[6] The intelligence budget is—purportedly—linked to the defense budget.  When military spending fell after the collapse of the Soviet Union, so did spending on intelligence.  Thereafter, the United States relied ever more heavily upon liaison relationships with foreign intelligence agencies to fill the gaps.  That’s fine so long as foreign intelligence agencies are pursuing the American agenda, rather than the agenda of their own governments.

Memoirs of the Addams Administration 10.

Jonathan Chait has argued that Donald Trump and a coterie of advisers “cooperated with the undermining of American democracy by a hostile foreign power [Russia].”  James Clapper, former Director of National Intelligence and no fan of President Trump, has said that “there is no evidence” of “collusion between members of the Trump administration and the Russians.”[1]  So which is it?  Chait is a partisan Democratic journalist at a time of considerable distress for the party.  Clapper is an experienced professional who had access to all they key intelligence before he left office.  All things considered, Clapper’s seems the more credible voice.

Even so, that leaves the problem of all the false denials of contacts between some Trump followers and various Russians.  Michael Flynn has been the most egregious case of this so far, but Jeff Sessions may still end up in serious trouble over his terminological inexactitude.

The Russians undoubtedly “intervened” in the election by hacking into the computers of various Democratic figures and institutions, then releasing the fruits through Wikileaks.   The results came in the revelation of information that the Clinton campaign would have preferred to keep secret because it likely would alienate many voters in a tight race.  First, how did that “undermine democracy”?  Second, would the revelation of this information by American investigative journalists not have undermined democracy?  As for the lying, part of the explanation may be the firestorm of criticism heaped on Republicans by Democrats after the election.  Another part of the explanation may be sheer stupidity.   As Jonathan Tobin has pointed out, the Benghazi witch-hunt didn’t help Republicans.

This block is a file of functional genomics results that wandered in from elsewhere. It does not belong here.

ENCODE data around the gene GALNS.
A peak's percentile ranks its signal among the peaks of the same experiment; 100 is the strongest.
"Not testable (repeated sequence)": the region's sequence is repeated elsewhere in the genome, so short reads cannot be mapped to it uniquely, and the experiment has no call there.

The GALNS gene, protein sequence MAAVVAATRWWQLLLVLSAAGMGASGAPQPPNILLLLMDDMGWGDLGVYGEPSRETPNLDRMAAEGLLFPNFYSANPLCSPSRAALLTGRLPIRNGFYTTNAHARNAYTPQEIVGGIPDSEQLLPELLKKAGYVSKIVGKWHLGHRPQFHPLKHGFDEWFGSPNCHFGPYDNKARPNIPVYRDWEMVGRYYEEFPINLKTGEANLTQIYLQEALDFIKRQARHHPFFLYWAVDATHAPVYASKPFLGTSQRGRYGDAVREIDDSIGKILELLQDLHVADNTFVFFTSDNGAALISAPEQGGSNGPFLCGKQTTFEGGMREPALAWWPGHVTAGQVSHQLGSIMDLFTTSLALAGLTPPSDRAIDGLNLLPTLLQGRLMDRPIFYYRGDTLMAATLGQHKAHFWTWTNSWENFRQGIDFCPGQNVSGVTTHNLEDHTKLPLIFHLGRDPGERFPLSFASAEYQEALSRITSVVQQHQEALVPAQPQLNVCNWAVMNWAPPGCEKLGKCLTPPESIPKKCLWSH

There seems to be a lot of that going around.  Recently, Breitbart News claimed that a story in the New York Times had reported that federal officials had “intercepted communications and financial transactions” between Russians and members of the Trump posse.[2]  Almost immediately, President Trump walked—stormed, really—into a door by claiming that “Obama had my ‘wires tapped’ in Trump Tower just before the victory.”  This charge elicited a hostile reaction from all across the spectrum.

Under these circumstances, many observers may be having a sigh of relief that actual legislation on important issues has begun to move forward.  Republicans launched their campaign to “repeal and replace” the Affordable Care Act (ACA) with the American Health Care Act (AHCA).[3]  In some ways, the AHCA really is “Obamacare lite.”[4]

What gets lost in the criticism of the bill is that Americans pay a lot more for not-as-good health care than do people in Western Europe and Japan.   The ACA did little to address this problem.  Arguably, it is a more important problem than the issue of people without insurance.  (They always had “catastrophic care” through emergency rooms.  I know it’s cold to say that.)  Both Medicaid and a lot of employer-provided health insurance are in effect open-ended when it comes to spending.   The fundamental dispute between Republican and Democrats is the likely effect of limiting spending.  Will insurers hold down their premiums in a less-regulated market in order to gain customers, then find ways to cram-down costs?  This is the Republican wager.  Or will insurers shred insurance for the poor in order to keep targeting the easy money?  This is the Democratic wager.  Whoever “wins,” the stakes are high.

[1] Both are quoted in “Trump and Russia: What do we really know?” The Week, 17 March 2017, p. 6.  On Chait, see

[2] “Trump accuses Obama of illegal wiretap,” The Week, 17 March 2017, p. 4.  The story in the NYT ran on 19 January 2017.  See:

[3] “Republicans face a revolt over health bill,” The Week, 17 March 2017, p. 5.

[4] See: